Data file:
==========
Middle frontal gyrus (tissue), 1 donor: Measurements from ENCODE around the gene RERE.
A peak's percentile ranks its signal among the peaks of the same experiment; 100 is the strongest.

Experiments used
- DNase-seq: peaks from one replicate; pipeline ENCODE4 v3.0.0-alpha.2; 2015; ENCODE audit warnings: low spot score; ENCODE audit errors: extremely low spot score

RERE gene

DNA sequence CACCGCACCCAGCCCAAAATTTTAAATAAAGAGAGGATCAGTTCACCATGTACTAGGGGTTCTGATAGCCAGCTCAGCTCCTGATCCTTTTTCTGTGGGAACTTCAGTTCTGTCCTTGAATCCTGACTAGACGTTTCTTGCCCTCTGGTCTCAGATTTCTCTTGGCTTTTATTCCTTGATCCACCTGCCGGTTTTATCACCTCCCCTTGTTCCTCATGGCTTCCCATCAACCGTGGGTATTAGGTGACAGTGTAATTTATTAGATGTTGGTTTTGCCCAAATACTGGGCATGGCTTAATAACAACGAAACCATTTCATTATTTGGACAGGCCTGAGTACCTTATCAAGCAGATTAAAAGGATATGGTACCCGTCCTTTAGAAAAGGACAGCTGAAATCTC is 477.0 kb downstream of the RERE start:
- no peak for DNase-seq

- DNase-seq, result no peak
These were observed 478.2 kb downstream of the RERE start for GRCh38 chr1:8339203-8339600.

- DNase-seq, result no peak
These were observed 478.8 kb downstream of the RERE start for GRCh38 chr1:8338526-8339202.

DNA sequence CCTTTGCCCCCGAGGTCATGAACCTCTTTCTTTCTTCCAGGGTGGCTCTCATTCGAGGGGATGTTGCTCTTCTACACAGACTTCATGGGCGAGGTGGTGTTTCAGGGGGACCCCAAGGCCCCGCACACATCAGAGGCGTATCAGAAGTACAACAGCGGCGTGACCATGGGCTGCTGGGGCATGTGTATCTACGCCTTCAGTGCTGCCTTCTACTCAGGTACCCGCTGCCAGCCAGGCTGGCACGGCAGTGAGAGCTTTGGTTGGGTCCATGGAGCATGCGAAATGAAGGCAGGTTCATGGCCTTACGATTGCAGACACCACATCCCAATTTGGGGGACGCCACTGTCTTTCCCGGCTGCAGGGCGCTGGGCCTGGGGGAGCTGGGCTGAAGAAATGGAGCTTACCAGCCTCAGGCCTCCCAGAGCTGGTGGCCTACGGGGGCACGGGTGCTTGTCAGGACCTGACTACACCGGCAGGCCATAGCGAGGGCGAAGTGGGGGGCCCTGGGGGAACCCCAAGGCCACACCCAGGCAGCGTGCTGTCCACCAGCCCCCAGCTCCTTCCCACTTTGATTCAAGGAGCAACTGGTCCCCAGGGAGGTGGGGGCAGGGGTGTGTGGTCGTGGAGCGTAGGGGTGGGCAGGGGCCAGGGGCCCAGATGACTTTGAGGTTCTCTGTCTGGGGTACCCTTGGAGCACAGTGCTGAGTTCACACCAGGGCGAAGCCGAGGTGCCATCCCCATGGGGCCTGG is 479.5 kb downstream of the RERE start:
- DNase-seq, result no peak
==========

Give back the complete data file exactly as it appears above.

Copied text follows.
Middle frontal gyrus (tissue), 1 donor: Measurements from ENCODE around the gene RERE.
A peak's percentile ranks its signal among the peaks of the same experiment; 100 is the strongest.

Experiments used
- DNase-seq: peaks from one replicate; pipeline ENCODE4 v3.0.0-alpha.2; 2015; ENCODE audit warnings: low spot score; ENCODE audit errors: extremely low spot score

RERE gene

DNA sequence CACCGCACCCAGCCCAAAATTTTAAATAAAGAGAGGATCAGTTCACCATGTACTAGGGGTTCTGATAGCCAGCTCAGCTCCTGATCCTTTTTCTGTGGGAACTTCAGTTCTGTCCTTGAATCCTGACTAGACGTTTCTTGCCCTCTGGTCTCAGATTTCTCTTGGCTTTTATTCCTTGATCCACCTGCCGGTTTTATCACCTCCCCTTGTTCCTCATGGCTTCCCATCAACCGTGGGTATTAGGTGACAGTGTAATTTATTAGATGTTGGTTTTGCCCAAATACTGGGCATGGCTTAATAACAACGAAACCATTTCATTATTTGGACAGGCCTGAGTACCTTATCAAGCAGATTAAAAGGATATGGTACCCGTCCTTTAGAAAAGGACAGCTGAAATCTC is 477.0 kb downstream of the RERE start:
- no peak for DNase-seq

- DNase-seq, result no peak
These were observed 478.2 kb downstream of the RERE start for GRCh38 chr1:8339203-8339600.

- DNase-seq, result no peak
These were observed 478.8 kb downstream of the RERE start for GRCh38 chr1:8338526-8339202.

DNA sequence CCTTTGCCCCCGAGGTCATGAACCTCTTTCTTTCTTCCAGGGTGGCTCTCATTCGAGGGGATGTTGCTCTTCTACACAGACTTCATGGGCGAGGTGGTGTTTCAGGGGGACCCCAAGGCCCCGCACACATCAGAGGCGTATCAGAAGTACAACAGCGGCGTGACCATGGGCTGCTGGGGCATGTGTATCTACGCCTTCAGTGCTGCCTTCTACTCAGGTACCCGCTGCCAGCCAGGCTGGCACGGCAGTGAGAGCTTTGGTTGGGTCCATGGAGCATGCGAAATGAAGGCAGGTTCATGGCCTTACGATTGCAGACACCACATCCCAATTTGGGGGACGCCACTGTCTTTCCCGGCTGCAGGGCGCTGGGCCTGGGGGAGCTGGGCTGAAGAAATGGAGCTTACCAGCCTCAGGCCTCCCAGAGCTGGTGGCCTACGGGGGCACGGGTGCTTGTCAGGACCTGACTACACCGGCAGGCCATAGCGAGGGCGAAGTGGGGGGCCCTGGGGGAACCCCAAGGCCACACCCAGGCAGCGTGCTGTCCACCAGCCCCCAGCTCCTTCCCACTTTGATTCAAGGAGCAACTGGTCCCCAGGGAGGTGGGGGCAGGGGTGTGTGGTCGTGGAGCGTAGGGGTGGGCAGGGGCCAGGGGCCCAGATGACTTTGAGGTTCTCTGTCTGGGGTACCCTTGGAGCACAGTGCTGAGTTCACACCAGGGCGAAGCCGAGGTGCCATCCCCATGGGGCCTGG is 479.5 kb downstream of the RERE start:
- DNase-seq, result no peak